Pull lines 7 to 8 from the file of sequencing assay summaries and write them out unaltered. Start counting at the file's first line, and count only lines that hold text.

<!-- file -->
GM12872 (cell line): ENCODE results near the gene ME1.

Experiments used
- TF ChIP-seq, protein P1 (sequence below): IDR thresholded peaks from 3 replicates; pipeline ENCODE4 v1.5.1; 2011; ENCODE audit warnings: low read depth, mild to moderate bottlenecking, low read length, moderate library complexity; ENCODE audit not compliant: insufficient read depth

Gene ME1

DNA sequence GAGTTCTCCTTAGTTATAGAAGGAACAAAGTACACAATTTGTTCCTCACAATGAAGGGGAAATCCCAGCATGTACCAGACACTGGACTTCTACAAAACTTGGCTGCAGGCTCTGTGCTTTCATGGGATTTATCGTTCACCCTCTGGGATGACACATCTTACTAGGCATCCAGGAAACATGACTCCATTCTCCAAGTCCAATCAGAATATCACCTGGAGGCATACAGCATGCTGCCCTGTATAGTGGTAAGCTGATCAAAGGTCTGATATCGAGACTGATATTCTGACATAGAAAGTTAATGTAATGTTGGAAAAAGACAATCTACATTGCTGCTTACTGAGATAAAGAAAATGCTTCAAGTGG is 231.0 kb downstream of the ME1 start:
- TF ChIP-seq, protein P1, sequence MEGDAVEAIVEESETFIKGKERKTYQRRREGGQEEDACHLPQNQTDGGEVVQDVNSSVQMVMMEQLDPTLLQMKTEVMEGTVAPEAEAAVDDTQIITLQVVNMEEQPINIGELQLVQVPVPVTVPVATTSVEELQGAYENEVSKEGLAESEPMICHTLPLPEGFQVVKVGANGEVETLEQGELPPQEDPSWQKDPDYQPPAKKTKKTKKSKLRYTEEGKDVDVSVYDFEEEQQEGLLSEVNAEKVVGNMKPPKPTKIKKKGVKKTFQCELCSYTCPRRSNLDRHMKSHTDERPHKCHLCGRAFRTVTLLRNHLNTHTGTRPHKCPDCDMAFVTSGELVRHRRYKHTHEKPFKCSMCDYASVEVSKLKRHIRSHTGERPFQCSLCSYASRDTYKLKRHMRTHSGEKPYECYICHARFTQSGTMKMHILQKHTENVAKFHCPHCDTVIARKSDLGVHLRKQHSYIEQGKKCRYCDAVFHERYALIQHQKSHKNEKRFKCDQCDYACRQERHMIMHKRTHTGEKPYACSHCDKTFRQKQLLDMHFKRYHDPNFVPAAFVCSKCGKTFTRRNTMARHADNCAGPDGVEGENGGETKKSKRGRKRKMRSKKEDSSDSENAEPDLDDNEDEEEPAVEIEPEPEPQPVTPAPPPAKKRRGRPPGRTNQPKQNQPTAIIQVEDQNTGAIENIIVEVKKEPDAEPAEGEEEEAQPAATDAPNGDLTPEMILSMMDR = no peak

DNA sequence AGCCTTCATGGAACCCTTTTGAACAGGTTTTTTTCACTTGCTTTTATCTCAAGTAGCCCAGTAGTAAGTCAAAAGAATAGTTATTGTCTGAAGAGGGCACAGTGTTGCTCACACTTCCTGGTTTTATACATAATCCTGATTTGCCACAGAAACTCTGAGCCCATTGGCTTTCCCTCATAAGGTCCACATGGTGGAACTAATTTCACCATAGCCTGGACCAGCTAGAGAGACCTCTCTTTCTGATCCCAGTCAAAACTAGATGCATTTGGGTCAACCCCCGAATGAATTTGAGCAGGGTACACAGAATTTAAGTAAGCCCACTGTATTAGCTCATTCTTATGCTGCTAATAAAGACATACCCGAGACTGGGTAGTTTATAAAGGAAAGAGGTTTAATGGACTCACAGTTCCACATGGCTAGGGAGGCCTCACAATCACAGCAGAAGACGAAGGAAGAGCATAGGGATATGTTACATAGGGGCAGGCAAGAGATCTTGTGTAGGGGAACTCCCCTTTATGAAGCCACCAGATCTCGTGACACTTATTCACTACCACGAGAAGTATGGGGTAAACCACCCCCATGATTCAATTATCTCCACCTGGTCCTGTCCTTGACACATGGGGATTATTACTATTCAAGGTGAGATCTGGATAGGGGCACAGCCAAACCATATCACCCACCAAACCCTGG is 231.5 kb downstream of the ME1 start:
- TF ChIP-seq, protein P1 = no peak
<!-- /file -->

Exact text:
DNA sequence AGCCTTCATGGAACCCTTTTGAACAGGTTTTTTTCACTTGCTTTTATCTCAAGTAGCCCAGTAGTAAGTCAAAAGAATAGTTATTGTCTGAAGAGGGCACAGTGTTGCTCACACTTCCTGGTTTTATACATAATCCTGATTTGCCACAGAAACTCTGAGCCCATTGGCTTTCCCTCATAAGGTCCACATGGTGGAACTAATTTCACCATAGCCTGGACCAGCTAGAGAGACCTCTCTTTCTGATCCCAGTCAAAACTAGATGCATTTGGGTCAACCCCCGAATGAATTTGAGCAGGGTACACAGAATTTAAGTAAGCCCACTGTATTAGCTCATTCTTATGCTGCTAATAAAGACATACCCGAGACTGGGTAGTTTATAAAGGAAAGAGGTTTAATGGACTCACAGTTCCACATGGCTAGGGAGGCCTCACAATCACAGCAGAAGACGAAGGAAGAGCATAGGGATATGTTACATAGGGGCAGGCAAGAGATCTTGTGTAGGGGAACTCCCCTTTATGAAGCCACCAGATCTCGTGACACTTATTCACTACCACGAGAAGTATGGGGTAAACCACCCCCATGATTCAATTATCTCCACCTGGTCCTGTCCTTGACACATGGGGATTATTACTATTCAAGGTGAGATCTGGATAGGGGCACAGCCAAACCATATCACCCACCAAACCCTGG is 231.5 kb downstream of the ME1 start:
- TF ChIP-seq, protein P1 = no peak